MPs Insist 1992's Narrow Tory Victory Is A Blueprint For Rishi Sunak To Cling To Power
Hope and belief that Rishi Sunak can pull off a 1992-style Conservative general election victory is gaining traction among his MPs — in their public statements, at least — despite opinion polls continuing to show large, double-digit leads for the Labour Party.
Tory MPs are drawing parallels between Sunak and Major, who defeated Neil Kinnock's Labour in 1992 after thirteen years of Tory government, despite Conservative MPs having only recently ousted Major's predecessor Margaret Thatcher at a time of recession and public discontent.
During a Cabinet away day at Chequers last week, the former Tory party leader Sir William Hague, who succeeded Major after Labour's 1997 landslide and led the party in opposition until 2001, told senior ministers that defeat at the next general election, which must be called before the end of 2024, was not inevitable, according to The Sunday Times.
Hague, who is a close ally of Sunak, said that while the current situation facing the Tories was undeniably difficult, they still had time to reverse their fortunes and emulate Major's narrow victory just over thirty years ago.
"All is not yet lost, but it’s up to you," he reportedly told the room.
Hague's message was echoed by Conservative MPs at a reception held by the Tory Reform Group on Monday evening.
Guy Opperman, a minister in the department for work and pensions, said he did not believe the Tories were heading for a 1997-style landslide defeat, despite Labour's huge leads in the polls, because the party is much more prepared for the fight than they were leading up to their wipeout by Tony Blair.
"We were very complacent, bluntly, in 1997. I do not think we have anything like that complacency now," said Opperman, the Conservative MP for Hexham.
"Everybody understands the enormity of the task. Everybody [has] the desire to make a difference. I genuinely believe there is a desire to get behind Rishi."
Opperman was keen to stress that the Tories went on to win a sizeable majority at the 2019 general election having finished a humiliating fifth in European Parliament elections held earlier in the year, and the subsequent party unrest over Brexit that sparked then-Prime Minister Theresa May's resignation.
"It was not a good time," he said. "And yet in nine months, we are winning an 80 majority. The lesson is obvious: a week is a long time in politics, a year is a long time in politics."
He added: "If I go to any kind of polling, the Labour Party are twenty to thirty points ahead. I genuinely do not think that's the case in my constituency. I don't believe it's the case in many, many constituencies.
"Bluntly, there is a massive cohort of the electorate who are dying for us to make the case for Rishi Sunak and that the Conservatives are providing the answers to the very complex questions that are out there."
Laura Farris, the Tory MP for Newbury elected in 2019, told the TRG reception that while the Conservatives were in the midst of "one of the most difficult times" it had ever faced, it is "impossible to say with confidence" how the public will feel by the time of the next election.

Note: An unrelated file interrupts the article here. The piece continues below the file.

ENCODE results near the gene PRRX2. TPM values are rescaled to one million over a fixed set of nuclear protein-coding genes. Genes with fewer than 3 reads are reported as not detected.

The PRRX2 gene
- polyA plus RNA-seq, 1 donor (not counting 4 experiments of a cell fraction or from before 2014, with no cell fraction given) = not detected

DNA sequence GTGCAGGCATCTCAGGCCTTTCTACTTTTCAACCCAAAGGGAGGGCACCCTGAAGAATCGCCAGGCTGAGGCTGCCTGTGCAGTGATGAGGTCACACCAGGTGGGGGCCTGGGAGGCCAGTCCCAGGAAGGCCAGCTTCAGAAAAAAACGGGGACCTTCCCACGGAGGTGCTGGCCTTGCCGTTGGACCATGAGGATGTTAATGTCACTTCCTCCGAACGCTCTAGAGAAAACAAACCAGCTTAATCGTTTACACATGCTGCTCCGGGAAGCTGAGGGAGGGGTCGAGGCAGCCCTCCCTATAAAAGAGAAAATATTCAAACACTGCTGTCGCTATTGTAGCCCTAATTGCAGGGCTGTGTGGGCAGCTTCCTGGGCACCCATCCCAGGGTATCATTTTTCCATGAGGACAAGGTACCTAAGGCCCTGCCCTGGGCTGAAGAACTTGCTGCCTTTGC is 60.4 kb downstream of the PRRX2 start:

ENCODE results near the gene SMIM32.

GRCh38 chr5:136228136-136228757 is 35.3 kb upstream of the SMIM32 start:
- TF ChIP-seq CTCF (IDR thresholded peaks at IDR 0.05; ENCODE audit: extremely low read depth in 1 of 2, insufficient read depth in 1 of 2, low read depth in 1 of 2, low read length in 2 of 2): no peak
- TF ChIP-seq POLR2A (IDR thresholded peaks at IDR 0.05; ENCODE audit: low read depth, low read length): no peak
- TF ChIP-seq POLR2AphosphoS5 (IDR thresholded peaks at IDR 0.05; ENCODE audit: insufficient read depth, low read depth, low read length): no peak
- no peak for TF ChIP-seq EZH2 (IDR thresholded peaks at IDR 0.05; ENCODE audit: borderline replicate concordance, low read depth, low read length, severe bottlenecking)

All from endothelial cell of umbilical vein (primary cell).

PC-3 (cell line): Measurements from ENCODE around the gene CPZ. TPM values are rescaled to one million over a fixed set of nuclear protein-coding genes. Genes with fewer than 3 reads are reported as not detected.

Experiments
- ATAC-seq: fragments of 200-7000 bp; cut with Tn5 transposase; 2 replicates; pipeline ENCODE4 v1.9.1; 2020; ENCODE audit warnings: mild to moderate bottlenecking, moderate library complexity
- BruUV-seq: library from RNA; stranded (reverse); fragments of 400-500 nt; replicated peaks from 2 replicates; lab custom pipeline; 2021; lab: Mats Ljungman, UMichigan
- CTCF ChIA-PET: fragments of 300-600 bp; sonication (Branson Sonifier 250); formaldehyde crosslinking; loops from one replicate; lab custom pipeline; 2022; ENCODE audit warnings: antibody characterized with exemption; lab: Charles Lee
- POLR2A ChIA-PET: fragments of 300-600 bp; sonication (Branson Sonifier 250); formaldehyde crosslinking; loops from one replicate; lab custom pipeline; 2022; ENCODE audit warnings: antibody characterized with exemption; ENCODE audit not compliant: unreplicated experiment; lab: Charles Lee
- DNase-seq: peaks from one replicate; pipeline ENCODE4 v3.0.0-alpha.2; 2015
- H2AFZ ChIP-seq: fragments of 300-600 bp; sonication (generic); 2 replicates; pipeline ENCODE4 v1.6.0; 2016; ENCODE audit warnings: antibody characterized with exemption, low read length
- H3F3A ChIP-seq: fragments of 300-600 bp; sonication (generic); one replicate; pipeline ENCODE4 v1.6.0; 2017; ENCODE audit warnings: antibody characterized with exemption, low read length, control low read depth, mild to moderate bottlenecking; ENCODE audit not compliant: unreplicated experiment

"It [politics] is an inherently and profoundly unpredictable thing to be involved in and it is impossible to say with confidence what people will think in a year or two year's time," she said.
"Of course it could get worse, it could get better. An unforeseen shock could happen. But it's always really important to remember that you're dealing with an unpredictable environment."
While Sunak rose to prominence when he was made Chancellor in 2020 and quickly became a household name as part of the government's pandemic response, Farris felt that Sunak was still introducing himself to the British public after little more than 100 days as Prime Minister.
She had detected a "curiosity" about him that she had not expected in conversations with constituents. "He's a character who people feel quite interested in. Part of that is because he's quite young," Farris added.
But in private, many Conservative MPs do not share this optimism.
Speaking to PoliticsHome last week, one former secretary of state said the party has reached "the end of the cycle" after being in office for thirteen years this spring. "There’s nobody stomping around angrily, but nobody thinks we’ve got a hope in hell of rescuing the situation," they said.
Recent polling suggests that Sunak has a significantly bigger mountain to climb if he is going to pull off a Major-style victory over Keir Starmer's Labour.
An Ipsos MORI poll published on Monday put Labour 25 per cent ahead of the Tories and Sunak's net favourability at -29 per cent. A poll published by the same company in 1991, around three months into Major's leadership, gave the Tories a narrow, three per cent lead of Labour and the then-prime minister a net favourability rating of +44 per cent.
Labour meanwhile appears to be taking full advantage of the apparent existential crisis among some Tories as they try to sustain such a lead.
As Conservatives at the TRG event considered how to snatch victory from the jaws of defeat last night, Labour Leader Keir Starmer sought to charm international business leaders at his own Westminster event.
Capitalising on the recent economic chaos that was unleashed by Sunak's predecessor Liz Truss who spooked markets with unfunded tax cuts, as well as ongoing disquiet among UK exporters over Brexit, Starmer pointedly insisted that his party was a "reliable partner" for global business.
He spoke alongside The Premier League trophy, which was on display at the reception.
“That trophy is here as the perfect symbol of Britain’s global reach, and I think this room serves as the perfect symbol of Labour’s growing reach," Starmer said. "A vision of a changed party.”
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